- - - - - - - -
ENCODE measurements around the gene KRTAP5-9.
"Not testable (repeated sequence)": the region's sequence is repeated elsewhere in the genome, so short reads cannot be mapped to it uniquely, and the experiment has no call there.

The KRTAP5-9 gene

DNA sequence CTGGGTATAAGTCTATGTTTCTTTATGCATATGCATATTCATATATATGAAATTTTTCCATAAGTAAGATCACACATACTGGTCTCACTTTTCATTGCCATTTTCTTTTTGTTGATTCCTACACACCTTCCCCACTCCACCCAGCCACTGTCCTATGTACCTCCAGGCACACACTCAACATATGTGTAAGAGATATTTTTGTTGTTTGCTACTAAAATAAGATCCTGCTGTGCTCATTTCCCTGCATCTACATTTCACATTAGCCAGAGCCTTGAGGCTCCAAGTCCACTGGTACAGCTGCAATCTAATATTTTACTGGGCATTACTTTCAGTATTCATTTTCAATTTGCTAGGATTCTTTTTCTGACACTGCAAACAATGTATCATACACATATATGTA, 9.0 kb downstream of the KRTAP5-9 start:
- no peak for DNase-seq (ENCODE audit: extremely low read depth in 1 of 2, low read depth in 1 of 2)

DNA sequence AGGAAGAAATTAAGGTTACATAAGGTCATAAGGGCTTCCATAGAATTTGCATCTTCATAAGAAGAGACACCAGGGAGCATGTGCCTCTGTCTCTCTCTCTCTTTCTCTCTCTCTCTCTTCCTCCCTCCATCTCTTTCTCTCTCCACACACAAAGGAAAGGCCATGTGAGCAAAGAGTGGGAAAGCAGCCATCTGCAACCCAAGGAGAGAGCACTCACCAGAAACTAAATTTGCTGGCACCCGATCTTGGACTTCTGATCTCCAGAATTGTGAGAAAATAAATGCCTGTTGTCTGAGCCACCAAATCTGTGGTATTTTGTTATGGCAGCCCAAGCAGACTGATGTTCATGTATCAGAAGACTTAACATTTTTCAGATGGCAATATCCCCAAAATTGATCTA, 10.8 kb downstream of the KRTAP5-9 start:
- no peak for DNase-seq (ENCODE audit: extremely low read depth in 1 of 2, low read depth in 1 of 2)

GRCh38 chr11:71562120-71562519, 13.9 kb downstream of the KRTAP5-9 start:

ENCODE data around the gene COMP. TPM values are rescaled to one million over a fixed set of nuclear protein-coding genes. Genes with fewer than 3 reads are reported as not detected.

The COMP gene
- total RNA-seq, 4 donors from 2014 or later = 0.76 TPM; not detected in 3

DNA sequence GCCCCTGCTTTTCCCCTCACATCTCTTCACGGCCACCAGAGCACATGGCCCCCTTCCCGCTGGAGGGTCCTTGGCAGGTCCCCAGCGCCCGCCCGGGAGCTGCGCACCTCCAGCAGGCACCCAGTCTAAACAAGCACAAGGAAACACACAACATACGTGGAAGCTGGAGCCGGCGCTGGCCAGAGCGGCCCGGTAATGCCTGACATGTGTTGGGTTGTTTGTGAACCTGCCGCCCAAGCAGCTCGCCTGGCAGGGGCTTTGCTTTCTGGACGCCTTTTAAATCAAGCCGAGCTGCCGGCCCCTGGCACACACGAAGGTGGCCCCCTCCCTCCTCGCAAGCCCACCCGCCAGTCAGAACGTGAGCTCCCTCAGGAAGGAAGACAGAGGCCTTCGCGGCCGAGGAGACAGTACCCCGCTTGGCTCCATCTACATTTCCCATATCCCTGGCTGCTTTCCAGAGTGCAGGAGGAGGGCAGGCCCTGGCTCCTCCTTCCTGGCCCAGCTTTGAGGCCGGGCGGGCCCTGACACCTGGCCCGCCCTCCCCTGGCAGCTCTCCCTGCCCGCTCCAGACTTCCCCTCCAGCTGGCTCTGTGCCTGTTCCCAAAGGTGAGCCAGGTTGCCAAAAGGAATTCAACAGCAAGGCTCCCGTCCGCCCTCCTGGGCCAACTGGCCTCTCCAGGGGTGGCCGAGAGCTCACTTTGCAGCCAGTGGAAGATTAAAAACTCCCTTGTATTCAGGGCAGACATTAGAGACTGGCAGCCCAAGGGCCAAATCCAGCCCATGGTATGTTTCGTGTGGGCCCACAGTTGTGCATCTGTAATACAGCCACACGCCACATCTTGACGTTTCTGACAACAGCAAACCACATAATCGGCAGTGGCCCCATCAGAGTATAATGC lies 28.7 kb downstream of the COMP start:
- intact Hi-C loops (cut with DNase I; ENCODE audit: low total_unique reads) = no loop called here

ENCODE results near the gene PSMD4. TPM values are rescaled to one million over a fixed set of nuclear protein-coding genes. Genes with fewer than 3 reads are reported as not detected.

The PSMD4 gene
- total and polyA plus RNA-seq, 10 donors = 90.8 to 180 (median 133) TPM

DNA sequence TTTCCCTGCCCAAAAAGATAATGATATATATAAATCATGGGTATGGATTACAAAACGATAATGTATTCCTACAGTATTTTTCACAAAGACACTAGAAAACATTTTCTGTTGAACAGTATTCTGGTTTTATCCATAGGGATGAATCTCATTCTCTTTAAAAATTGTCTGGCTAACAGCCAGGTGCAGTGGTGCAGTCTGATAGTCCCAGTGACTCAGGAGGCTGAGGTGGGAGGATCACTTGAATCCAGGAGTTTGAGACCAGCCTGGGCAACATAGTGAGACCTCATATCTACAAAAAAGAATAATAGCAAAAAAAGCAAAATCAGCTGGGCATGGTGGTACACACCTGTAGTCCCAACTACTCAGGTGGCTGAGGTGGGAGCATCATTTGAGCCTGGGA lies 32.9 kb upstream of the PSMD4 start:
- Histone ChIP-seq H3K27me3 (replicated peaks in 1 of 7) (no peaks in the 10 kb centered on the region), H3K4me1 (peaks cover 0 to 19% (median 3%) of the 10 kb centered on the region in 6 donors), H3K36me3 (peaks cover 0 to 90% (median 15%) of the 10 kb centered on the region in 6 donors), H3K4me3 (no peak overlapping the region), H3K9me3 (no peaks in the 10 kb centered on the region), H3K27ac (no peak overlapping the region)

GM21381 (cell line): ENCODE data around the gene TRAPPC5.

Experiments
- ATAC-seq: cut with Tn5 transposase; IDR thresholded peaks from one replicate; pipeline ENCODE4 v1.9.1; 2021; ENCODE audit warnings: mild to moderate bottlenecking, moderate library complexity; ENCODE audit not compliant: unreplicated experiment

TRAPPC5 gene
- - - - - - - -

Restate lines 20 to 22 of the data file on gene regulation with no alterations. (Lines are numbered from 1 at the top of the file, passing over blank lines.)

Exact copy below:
Experiments
- ATAC-seq: cut with Tn5 transposase; IDR thresholded peaks from one replicate; pipeline ENCODE4 v1.9.1; 2021; ENCODE audit warnings: mild to moderate bottlenecking, moderate library complexity; ENCODE audit not compliant: unreplicated experiment

TRAPPC5 gene